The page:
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Bordelex | 14 March 2016
Human rights issues increase uncertainty for Morocco, Vietnam trade deals
An EU trade agreement with Morocco was thrown into disarray after a Court of Justice of the EU ruling on its human rights consequences for Western Saharan people. The recently concluded trade deal with Vietnam could also see rough times ahead after the EU Parliament picked up on the EU’s Ombudsman’s criticism of the lack of impact assessment on human rights.
A new legal world is emerging around the EU’s trade policy. Scrutiny over human rights compatibility of trade agreements is increasing under recent EU Ombudsman and Court of Justice moves regarding the recently concluded EU trade agreement with Vietnam and a 2012 agriculture trade agreement with Morocco.
Vietnam and Morocco trade deals in human rights limelight
Early March the EU’s foreign policy chief Federica Mogherini flew to Morocco for damage control in a diplomatic relationship that has been shaken by a December 2015 ruling by the Court of Justice of the EU partly annulling a 2012 trade agreement between Brussels and Rabat. Late February Morocco suspended all formal relationships with EU institutions in response to the Court’s decision.
Late February, the EU ombudswoman closed a case brought by the human rights organisation FIDH on the EU Vietnam FTA that is awaiting ratification with a verdict of ‘maladministration’. Emily O’Reilly, in charge of the EU’s Ombudsman office, criticised the Commission for refusing to undertake an ex ante human rights impact assessment of the FTA. The issue was subsequently discussed in the human rights committee DROI in Parliament early March. The committee is expected to push for the inclusion of a human rights impact assessment of the EU Vietnam agreement regardless of the fact that the deal was formally concluded in December 2015.
The FIDH itself considers the EU Vietnam FTA’s text must be changed to include legally binding and enforceable provisions on human rights. “For us there is an issue of legality”, Gaëlle Du Sépulchre, Brussels representative for the FIDH, told Borderlex.
The EU Morocco agreement significantly liberalised trade in agriculture and fisheries products, under the form of an exchange of letters annexed to a 2000 Association Agreement. The CJEU ruling came after a complaint filed by the Frente Polisario, the independence movement that contests Morocco’s more than forty year occupation of the former Spanish colony of Western Sahara and whom it accuses of blocking a self-determination referendum under UN auspices.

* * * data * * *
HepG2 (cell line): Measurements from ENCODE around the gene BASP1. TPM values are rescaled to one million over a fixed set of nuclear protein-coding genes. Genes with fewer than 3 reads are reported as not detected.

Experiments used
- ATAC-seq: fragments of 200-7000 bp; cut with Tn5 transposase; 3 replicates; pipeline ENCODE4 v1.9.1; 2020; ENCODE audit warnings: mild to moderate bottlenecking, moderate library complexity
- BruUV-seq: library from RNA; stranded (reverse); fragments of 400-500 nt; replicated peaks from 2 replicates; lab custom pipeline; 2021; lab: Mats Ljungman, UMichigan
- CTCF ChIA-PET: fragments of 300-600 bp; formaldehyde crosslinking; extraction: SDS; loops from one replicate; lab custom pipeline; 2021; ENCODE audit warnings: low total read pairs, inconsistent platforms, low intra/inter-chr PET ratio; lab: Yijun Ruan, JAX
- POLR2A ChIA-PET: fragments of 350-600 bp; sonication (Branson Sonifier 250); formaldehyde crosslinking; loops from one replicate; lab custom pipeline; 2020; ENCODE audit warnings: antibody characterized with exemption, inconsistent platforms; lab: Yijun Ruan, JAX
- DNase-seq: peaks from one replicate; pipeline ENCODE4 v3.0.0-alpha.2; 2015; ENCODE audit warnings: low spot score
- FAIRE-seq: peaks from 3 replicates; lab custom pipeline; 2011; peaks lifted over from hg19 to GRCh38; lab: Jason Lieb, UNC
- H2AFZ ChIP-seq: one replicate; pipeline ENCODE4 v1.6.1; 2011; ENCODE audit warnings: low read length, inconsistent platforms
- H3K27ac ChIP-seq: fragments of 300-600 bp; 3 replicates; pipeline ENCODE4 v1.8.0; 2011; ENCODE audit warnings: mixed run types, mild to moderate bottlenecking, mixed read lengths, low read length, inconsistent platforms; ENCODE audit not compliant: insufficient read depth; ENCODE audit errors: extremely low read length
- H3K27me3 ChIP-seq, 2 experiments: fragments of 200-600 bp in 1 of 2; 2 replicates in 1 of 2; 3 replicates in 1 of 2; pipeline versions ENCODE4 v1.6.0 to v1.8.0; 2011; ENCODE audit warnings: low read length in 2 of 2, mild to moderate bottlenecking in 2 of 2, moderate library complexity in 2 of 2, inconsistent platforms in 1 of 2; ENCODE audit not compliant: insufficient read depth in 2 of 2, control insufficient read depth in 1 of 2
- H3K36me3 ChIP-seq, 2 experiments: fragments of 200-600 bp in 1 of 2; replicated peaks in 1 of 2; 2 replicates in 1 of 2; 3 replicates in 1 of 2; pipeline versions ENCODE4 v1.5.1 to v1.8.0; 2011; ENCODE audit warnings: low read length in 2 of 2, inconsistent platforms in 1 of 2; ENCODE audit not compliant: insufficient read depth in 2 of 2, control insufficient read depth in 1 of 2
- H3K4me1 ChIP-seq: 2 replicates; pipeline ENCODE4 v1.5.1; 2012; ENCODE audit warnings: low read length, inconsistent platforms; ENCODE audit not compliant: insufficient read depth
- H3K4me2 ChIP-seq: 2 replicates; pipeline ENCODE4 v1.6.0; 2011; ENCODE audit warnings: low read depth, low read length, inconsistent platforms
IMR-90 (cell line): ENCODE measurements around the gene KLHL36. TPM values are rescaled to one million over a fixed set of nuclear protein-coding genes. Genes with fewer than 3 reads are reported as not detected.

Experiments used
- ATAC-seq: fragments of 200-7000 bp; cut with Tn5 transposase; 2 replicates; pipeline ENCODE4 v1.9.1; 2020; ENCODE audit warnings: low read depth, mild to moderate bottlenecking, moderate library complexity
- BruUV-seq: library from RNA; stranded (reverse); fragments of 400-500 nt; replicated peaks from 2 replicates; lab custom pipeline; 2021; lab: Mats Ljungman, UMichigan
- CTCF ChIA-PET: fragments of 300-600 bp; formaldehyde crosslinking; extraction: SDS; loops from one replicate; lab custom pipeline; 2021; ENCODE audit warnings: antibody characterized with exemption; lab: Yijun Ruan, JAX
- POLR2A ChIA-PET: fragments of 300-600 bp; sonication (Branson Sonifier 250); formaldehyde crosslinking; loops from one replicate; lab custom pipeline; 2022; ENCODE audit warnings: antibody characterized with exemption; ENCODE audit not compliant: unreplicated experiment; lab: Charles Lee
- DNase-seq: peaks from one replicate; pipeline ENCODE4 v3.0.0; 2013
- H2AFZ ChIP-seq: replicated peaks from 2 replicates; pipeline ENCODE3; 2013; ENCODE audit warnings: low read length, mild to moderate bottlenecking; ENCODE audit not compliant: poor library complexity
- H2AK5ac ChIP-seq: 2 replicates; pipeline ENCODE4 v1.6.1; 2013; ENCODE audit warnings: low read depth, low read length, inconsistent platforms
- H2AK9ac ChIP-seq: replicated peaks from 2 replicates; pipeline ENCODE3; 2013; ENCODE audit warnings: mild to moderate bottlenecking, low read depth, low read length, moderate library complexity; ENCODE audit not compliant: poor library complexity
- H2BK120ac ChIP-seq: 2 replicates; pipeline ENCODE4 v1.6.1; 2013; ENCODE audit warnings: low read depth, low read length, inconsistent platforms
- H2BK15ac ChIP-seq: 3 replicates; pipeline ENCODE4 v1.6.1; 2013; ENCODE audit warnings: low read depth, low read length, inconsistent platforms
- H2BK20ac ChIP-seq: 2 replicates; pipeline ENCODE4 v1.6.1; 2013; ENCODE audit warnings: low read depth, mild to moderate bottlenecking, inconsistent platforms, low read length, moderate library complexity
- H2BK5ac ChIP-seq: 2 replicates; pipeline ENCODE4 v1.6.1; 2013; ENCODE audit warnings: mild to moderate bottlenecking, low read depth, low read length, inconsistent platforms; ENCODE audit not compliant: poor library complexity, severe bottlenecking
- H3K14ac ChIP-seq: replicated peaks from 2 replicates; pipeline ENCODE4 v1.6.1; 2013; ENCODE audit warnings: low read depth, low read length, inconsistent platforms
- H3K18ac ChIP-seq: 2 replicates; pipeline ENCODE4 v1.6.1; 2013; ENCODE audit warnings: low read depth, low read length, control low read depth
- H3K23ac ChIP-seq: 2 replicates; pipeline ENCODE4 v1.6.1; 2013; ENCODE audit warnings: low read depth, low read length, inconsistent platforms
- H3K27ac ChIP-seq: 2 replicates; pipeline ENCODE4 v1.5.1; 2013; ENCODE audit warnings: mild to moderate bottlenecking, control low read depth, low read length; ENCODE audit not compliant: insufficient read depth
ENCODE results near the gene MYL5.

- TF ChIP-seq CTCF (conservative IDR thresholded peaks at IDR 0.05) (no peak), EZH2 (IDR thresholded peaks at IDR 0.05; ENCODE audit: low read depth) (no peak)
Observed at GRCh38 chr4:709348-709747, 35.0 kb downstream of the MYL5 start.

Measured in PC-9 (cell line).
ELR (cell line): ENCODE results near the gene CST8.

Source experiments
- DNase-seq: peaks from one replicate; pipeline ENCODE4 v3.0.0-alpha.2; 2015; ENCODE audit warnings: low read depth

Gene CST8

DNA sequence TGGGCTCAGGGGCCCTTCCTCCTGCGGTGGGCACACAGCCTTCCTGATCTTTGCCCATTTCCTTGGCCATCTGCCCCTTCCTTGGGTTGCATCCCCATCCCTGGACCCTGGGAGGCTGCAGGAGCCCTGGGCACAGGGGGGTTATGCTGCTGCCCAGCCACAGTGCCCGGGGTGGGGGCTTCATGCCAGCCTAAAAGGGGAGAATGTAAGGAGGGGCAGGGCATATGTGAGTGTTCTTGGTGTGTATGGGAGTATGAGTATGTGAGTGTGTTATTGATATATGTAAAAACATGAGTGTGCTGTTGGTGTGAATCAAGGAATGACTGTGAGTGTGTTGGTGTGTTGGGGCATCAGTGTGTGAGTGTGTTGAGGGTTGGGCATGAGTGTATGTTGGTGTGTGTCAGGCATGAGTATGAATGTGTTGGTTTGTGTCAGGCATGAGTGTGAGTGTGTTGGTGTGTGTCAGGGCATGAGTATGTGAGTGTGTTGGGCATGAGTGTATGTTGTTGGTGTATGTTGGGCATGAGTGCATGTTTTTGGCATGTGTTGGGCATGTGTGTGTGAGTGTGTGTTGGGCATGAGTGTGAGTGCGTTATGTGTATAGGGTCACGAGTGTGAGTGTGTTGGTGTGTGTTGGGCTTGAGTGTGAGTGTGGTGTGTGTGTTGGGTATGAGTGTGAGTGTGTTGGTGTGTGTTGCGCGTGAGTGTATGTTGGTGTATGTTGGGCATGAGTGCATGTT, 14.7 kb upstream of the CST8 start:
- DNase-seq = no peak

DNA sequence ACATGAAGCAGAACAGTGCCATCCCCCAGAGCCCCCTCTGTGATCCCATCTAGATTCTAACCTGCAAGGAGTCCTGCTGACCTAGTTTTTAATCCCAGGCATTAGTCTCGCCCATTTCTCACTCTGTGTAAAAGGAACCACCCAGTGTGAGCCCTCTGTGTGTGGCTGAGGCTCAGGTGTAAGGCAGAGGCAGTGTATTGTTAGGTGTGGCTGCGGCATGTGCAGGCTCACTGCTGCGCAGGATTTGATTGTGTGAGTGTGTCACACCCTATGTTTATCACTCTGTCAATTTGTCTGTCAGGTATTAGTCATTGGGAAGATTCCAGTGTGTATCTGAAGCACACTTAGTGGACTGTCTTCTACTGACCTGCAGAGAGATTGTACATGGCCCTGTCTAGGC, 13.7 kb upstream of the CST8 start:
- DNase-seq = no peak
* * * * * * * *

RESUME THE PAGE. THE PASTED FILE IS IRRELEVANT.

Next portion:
The CJEU took its decision on the grounds that the EU had not undertaken an ex ante assessment on merits of the potential negative human right effects of the agreement on the population of the territory which Morocco considers its own – but whose occupation is contested by the Polisario Front, and is not recognised internationally.
The Court deemed the case admissible although it concerns an international agreement: formally the Court has no jurisdiction over EU international agreements. But the Court caught the EU by another angle. The Court’s grounds for admissibility were that the agreement was followed by a Council decision – i.e. by domestic EU lawmaking – something that is almost always the case after a trade agreement is put into force in the EU.
The Council, led by countries like France, and supported by the EU Commission, lodged an appeal against the verdict. Morocco is seen as a key strategic partner and a haven of stability worthy of EU support in a volatile African region: no member state is keen on jeopardising the relationship.
Uncertain fate of deals
An appeals procedure at the Court takes at a minimum of nine months. In the meantime the agreement remains in limbo. After her meeting with Moroccoan Foreign Minister Salaheddine Mezouar, Ms Mogherini told journalists: “The agriculture agreement remains in force”. In fact the legal status is not so clear-cut as it is the domestic Council decision that makes the deal operational that was annulled. For Morocco, the court’s decision is perceived as a political judgment. “It is not a simply judicial affair, it is an eminently strategic matter, a fundamental element for the continuation of [our] partnership”, Mezouar said.
The fate of the EU Vietnam agreement remains open. Leaders in the trade committee of the EU Parliament generally support the conclusion of the FTA as it is, given that it includes a long chapter on labour and environment and is tied into a broader Partnership and Cooperation agreement that includes human rights clauses. The fact that the EU managed to retroactively substantially alter the EU Canada trade agreement CETA in February 2016 to include an investment court could embolden pressure groups. The FIDH’s du Sépulchre told that CETA shows that changes to an agreed text are “feasible”.